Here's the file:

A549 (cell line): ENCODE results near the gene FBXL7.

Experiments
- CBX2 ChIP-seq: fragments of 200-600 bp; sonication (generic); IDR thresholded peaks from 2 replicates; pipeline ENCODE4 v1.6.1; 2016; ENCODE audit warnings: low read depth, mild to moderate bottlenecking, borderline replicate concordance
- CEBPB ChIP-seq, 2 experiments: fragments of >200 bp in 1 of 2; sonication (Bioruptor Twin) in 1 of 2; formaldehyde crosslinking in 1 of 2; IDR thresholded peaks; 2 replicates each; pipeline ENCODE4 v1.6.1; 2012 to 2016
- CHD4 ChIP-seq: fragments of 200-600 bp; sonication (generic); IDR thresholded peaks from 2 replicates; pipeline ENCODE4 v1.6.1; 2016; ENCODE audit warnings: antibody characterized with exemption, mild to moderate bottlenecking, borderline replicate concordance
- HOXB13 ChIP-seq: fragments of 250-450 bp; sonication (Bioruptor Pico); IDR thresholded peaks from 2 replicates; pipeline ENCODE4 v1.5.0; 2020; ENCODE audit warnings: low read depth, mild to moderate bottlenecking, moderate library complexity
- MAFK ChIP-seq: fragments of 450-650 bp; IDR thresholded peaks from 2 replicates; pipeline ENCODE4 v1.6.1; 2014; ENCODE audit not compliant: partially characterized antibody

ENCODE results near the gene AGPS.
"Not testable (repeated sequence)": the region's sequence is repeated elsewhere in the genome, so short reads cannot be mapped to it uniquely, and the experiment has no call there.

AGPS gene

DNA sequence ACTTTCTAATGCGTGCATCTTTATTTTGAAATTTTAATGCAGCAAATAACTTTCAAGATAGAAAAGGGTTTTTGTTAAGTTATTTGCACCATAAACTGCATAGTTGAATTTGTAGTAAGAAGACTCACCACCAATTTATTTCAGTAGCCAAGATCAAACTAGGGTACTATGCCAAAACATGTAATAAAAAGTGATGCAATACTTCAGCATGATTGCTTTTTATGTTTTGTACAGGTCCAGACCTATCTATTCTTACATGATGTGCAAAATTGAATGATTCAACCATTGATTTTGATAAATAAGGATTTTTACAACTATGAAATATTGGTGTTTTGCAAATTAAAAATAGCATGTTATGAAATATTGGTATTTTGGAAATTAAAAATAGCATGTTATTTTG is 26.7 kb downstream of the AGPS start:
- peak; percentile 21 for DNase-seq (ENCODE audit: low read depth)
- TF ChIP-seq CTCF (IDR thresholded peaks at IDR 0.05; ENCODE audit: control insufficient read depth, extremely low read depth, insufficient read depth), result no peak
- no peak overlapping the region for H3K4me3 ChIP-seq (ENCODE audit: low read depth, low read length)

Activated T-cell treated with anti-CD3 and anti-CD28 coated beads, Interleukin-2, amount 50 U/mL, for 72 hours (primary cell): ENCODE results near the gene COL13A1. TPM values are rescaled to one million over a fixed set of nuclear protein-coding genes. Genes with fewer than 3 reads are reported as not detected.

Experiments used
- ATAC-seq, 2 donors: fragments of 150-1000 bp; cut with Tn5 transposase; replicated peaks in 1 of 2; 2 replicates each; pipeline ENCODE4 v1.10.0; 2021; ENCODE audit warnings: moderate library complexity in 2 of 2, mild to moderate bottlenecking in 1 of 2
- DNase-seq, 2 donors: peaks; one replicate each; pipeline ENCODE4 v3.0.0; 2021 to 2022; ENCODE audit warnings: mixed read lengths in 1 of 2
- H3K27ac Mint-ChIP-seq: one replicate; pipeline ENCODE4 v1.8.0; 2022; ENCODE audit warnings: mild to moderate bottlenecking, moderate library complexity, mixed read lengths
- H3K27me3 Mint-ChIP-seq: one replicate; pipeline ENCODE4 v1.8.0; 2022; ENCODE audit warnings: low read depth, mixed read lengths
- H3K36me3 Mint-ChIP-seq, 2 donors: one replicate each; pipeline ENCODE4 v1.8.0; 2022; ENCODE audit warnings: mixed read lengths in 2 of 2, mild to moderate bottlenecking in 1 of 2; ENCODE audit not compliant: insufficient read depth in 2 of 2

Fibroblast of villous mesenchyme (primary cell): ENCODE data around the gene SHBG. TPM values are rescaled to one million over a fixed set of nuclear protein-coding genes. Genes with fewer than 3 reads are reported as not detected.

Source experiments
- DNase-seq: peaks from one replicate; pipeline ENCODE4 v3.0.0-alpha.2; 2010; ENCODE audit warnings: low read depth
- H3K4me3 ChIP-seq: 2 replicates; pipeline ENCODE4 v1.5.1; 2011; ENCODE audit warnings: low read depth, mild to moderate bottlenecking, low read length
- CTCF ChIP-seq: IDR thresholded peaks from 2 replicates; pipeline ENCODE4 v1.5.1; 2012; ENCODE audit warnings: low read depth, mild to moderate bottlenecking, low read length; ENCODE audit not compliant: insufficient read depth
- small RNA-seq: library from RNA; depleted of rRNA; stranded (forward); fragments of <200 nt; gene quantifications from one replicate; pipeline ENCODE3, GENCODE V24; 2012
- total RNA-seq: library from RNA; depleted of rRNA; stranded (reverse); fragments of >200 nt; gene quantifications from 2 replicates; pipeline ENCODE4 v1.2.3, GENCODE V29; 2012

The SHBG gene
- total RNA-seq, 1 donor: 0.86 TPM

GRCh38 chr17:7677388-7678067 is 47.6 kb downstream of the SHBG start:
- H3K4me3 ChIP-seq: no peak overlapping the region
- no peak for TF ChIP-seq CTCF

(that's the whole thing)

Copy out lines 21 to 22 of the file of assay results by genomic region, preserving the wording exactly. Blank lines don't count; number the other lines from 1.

- H3K36me3 Mint-ChIP-seq, 2 donors: one replicate each; pipeline ENCODE4 v1.8.0; 2022; ENCODE audit warnings: mixed read lengths in 2 of 2, mild to moderate bottlenecking in 1 of 2; ENCODE audit not compliant: insufficient read depth in 2 of 2

Fibroblast of villous mesenchyme (primary cell): ENCODE data around the gene SHBG. TPM values are rescaled to one million over a fixed set of nuclear protein-coding genes. Genes with fewer than 3 reads are reported as not detected.